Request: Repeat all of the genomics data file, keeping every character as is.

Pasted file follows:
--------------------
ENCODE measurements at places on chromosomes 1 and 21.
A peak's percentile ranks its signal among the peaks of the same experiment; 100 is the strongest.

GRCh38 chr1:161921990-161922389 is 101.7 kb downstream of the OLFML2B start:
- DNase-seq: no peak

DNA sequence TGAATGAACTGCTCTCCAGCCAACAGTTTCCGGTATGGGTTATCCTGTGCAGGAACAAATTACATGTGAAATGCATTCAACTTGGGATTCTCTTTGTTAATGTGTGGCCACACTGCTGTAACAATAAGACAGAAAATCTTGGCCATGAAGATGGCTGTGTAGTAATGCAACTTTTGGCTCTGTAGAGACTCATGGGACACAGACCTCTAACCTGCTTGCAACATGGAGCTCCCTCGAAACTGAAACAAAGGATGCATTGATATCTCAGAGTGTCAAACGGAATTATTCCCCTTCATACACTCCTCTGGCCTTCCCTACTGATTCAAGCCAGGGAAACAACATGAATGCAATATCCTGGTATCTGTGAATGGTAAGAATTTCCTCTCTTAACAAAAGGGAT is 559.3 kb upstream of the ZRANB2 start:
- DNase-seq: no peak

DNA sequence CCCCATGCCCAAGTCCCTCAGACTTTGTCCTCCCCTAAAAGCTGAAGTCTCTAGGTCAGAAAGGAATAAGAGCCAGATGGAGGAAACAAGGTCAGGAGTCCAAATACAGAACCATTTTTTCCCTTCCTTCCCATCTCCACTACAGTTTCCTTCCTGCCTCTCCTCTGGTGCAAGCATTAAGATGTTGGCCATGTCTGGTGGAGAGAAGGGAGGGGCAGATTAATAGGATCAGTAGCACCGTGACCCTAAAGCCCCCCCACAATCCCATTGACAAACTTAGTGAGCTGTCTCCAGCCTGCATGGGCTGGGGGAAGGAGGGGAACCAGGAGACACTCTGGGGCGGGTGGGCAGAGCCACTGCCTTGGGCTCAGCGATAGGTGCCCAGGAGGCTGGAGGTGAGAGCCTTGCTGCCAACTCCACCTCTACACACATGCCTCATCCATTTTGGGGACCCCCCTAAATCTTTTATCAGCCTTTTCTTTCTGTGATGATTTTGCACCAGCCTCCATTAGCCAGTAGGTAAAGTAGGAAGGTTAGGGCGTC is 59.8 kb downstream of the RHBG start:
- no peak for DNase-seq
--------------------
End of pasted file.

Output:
ENCODE measurements at places on chromosomes 1 and 21.
A peak's percentile ranks its signal among the peaks of the same experiment; 100 is the strongest.

GRCh38 chr1:161921990-161922389 is 101.7 kb downstream of the OLFML2B start:
- DNase-seq: no peak

DNA sequence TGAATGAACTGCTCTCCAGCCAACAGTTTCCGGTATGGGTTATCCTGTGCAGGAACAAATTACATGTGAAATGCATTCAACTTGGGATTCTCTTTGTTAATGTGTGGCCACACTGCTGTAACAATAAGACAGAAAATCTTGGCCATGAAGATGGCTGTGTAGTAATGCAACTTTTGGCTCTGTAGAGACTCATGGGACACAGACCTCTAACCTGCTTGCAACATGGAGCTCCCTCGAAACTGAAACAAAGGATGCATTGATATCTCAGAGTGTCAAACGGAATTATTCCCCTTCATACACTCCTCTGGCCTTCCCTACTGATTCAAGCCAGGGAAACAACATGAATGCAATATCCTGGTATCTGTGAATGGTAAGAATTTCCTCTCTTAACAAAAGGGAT is 559.3 kb upstream of the ZRANB2 start:
- DNase-seq: no peak

DNA sequence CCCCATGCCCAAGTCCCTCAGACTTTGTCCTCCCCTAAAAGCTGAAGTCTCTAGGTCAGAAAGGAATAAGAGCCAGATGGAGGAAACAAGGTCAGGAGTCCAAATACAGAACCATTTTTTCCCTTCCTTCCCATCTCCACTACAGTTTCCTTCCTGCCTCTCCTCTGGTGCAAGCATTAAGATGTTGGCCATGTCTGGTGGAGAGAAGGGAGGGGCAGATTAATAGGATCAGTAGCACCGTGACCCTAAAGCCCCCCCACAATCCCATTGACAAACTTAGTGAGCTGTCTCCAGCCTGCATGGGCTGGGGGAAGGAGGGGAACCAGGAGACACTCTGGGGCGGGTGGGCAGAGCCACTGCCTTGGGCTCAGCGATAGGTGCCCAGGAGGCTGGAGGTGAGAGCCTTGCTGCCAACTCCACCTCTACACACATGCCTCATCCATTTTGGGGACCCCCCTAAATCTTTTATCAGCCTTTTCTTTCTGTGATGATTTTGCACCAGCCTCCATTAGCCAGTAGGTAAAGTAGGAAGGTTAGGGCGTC is 59.8 kb downstream of the RHBG start:
- no peak for DNase-seq